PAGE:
And JellyBean and Moses hanging out on a dog bed together.
And while I'm talking about my cats, I should tell Si's story. Si was one of my mother's cats. He came from a feral cat population that she was taking care of--one of the kittens born during the period when she was trapping the females and having them spayed. When mom died on New Year's Day 1998, each of us kids took one of her house cats to live with us. I chose Si because he used to make me laugh whenever I went to visit mom. He'd come up to me and start rubbing against my legs. Then he'd look up, his eyes would get big as saucers, and he'd run away as if I were the Devil himself. He never failed to do this any time I went home. Maybe it was a game with him, but at any rate it earned him the name "Simple Simon" from me, and so I brought him home 10 years ago to join my other feline friends.
Recently Si has been ill. It started with him seeming to have difficulty eating. We made a trip to the vet where we discovered a large lump along his esophagus just below his jaw line. I had the vet draw blood and do a needle biopsy. Nothing really showed in any of the tests other than that the lump appeared to be a swollen lymph node. He was put on antibiotics, but a week later he was no better so we went back to the vet and this time I left him there so he could be sedated and have his mouth and upper throat examined. The vet could find no obvious cause for the swollen lymph node (though she could see the inflammation), and while he was sedated, we decided to go ahead and do a punch biopsy to make sure that no cancerous cells had been missed in the original aspiration. He was put on a stronger antibiotic and came back home. A week later the pathology report came back: no cancer. Still the only thing showing was inflammation of the lymph node: idiopathic (of unknown origin) hyperplasia (basically an enlargement). The pathologist did say that this is sometimes seen in cats of Si's age (14) and that it usually resolves on its own. In the meantime my cat is shrinking away to nothing. He weighed 7 pounds at his last vet visit. I feed him numerous times during the day, but the only thing that holds sustained interest for him is canned dog food mixed with water--not exactly packing the protein punch a cat needs. He has finished the second round of antibiotics, and I have removed the stitches from the second biopsy site. He's healed well there, but the lump doesn't seem any smaller. And he's still not eating well. My next plan of action is to get him some Pet-tinic (lixotinic) for cats and see if I can't at least get some vitamins and other nutrients in him on a daily basis. I need to talk to the vet again and see if "usually resolves on its own" means weeks or months.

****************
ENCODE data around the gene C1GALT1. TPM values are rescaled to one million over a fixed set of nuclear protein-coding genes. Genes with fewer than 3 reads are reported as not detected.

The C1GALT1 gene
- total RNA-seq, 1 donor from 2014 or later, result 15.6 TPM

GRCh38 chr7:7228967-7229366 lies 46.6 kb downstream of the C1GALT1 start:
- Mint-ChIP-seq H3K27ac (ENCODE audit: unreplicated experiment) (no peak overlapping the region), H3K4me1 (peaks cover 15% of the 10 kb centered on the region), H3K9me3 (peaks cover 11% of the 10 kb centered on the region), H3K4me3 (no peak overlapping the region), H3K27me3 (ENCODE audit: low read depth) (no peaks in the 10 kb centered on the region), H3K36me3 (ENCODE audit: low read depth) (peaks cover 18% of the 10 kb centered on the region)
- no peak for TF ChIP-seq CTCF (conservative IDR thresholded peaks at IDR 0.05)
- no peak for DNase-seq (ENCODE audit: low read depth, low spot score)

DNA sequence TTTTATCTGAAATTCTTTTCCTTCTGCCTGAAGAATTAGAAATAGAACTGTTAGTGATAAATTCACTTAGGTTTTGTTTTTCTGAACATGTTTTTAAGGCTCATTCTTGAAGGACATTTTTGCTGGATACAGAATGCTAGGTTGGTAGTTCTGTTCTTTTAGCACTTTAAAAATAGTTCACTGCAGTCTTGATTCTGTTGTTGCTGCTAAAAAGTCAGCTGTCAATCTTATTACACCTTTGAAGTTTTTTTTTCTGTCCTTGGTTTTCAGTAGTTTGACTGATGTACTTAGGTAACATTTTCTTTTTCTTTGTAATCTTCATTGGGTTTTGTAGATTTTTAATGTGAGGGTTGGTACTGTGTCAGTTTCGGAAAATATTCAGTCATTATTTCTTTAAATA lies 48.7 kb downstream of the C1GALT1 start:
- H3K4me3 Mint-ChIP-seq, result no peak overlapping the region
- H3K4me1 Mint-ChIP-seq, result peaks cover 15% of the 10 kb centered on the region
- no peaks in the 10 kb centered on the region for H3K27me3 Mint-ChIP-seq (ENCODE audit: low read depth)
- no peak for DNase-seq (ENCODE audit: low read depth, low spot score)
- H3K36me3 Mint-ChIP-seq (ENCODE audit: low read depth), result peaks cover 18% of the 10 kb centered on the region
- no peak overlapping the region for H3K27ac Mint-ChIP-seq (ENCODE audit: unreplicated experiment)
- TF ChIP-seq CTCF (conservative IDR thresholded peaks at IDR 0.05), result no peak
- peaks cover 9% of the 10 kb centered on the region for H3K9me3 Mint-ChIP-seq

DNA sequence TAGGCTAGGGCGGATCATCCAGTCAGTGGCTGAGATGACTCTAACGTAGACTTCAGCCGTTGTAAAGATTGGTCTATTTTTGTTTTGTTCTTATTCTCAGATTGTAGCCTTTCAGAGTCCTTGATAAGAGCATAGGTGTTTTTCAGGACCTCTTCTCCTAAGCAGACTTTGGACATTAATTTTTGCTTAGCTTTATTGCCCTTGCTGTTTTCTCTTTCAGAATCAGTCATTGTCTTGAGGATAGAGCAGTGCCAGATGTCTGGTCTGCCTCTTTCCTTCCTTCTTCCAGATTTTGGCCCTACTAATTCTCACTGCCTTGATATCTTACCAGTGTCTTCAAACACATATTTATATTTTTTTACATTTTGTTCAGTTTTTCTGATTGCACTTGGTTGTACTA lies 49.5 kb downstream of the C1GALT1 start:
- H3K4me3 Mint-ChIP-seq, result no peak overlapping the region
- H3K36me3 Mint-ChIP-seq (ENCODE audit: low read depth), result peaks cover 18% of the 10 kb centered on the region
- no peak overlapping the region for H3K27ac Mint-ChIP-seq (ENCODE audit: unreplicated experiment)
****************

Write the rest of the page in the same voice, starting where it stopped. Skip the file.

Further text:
Si still likes to go outside for an amble on nice days. Generally he goes out the front door and then shortly thereafter appears on the back deck expecting me to know he's there (I can see him from my office window) and let him back in.
I hope we aren't nearing the end for Si. He's too cool of a cat to leave me just yet, so I keep praying he'll get better and start eating again. If you're reading this, perhaps you can say a prayer for Si too.